Putting A Racist Myth To Bed: American Indians Don’t Drink More
Here's how racism gave rise to a pesky rumor about American Indians that the science doesn't support
Despite decades of racism and pseudoscience, American Indians do not have higher rates of alcohol consumption than whites, according to a new study in the journal Drug and Alcohol Dependence. While the findings will hopefully dispel harmful myths about American Indians, they also raise new questions about the factors involved in American Indians’ dramatically higher rates of alcoholic liver disease.
The findings, “allow us to get rid of the stereotype of ‘the drunken Indian’ that has persisted for several decades in the media and in general public thought,” co-author Teshia Solomon, director of the University of Arizona’s Native American Research and Training Center, told The Washington Post.
The American Indian “firewater” myth, the basis for the modern stereotype, goes something like this: European settlers arrived in North America and immediately began selling liquor to American Indians who had never experienced the powerful stuff. Because of a supposed genetic predisposition to alcohol abuse, American Indian populations fell victim to higher rates of drinking than other populations. To this day, the myth goes, American Indians are simply predisposed to alcoholism.
Given its racist historical origins, it’s hard to take the “firewater” myth seriously, but small parts of it crept into scientific discourse anyway. Even the NIH has published materials suggesting American Indians may be genetically predisposed to alcoholism, despite the fact that no genetic study has ever supported that conclusion.
The only grain of truth in the entire myth is that several studies have shown that American Indians are more likely to die of alcohol-related diseases, including liver disease, than whites and other minorities. Based on these findings, reputable organizations from the Indian Health Service to the National Institutes of Health have declared that American Indians have abnormally high rates of alcohol consumption—albeit for less overtly far-fetched reasons. The NIH, for instance, cites low self-esteem among tribal youth as a possible cause.
But when scientists at the University of Arizona took a closer look at rates of alcohol consumption by demographic, they found a surprising trend. After scouring both the National Survey on Drug Use and Health (with data from more than 4,000 American Indians and 170,000 whites) and the Behavioral Risk Factor Surveillance System survey (21,000 American Indians, 1 million whites), researchers concluded that American Indians were no more likely to drink to excess than anyone else—and that they were significantly more likely than whites to choose to abstain from alcohol entirely.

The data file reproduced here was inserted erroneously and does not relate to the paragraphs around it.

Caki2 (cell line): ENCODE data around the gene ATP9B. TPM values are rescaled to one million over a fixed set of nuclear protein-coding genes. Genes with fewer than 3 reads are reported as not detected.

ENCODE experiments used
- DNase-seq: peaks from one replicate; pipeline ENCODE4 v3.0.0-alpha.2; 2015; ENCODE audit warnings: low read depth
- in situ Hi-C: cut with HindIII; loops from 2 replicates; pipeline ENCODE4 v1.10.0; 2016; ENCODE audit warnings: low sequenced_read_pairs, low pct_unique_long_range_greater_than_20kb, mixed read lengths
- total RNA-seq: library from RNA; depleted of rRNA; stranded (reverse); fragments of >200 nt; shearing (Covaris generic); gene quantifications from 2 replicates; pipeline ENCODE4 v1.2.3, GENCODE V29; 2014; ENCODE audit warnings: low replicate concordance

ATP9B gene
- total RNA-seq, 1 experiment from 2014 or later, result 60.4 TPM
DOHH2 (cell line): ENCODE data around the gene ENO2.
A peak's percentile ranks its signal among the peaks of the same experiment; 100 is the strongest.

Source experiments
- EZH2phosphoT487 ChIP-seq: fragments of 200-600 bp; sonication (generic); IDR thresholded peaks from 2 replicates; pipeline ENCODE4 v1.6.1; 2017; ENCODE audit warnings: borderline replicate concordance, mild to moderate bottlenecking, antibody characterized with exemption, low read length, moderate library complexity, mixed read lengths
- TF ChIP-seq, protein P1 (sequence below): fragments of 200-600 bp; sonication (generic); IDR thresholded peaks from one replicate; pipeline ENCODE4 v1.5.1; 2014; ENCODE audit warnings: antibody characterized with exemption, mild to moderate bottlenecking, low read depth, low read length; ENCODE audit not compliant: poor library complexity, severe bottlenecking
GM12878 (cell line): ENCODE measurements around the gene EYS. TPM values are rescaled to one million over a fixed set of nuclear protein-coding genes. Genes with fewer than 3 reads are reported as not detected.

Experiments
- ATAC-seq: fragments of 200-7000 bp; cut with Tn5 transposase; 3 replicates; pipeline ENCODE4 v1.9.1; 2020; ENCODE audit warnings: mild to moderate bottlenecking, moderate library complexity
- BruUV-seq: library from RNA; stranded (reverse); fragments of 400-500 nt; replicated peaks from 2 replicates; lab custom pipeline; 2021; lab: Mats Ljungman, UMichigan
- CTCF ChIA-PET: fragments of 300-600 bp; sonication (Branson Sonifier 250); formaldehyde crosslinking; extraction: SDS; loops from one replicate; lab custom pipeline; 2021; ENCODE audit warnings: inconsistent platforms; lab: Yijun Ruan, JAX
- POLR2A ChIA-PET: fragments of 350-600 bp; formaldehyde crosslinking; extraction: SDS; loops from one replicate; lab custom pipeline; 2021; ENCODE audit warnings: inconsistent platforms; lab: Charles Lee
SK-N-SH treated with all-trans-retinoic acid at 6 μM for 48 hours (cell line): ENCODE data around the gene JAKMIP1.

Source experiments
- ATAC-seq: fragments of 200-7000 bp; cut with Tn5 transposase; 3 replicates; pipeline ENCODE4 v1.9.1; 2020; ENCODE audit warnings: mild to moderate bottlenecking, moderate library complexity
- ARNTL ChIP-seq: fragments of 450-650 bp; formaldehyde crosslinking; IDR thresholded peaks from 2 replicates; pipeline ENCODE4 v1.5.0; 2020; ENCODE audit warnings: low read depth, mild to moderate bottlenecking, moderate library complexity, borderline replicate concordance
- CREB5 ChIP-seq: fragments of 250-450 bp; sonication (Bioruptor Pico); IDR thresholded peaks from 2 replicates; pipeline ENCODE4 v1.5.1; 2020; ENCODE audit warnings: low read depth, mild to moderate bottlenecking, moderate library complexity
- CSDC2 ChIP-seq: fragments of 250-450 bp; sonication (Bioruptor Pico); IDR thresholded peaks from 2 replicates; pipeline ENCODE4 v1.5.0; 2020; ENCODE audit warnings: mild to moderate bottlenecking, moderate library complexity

The findings, while comforting, raise a disturbing possibility—namely, that the higher rates of alcoholic liver disease, a spectrum of liver injuries including cirrhosis and fatty liver disease, that exist among American Indians populations are not necessarily due to higher rates of alcohol consumption, as previously thought. The authors posit that American Indians may instead have an “elevated genetic risk for developing liver disease when consuming alcohol,” but acknowledge that only limited research has been conducted on the relationship. In other words, we may not know how to prevent American Indians from dying from liver disease, because we may not know what’s causing it.
“If you’re looking at one cause and it’s another cause, you’re missing the true issue,” Solomon told the Washington Post. “If it’s attributed to alcohol versus hepatitis C, or looking at diabetes or obesity or some other issue that may be causing it, you can’t intercept and do the right form of treatment.”
Meanwhile, the authors stress that the findings should not be used as an excuse to reduce the already meager health services available to American Indians and other minorities fighting substance abuse. In fact, studies have shown that American Indians have higher rates of illicit drug use compared to other demographics. If anything, studies such as these should help public health officials tailor medical care, education and advocacy.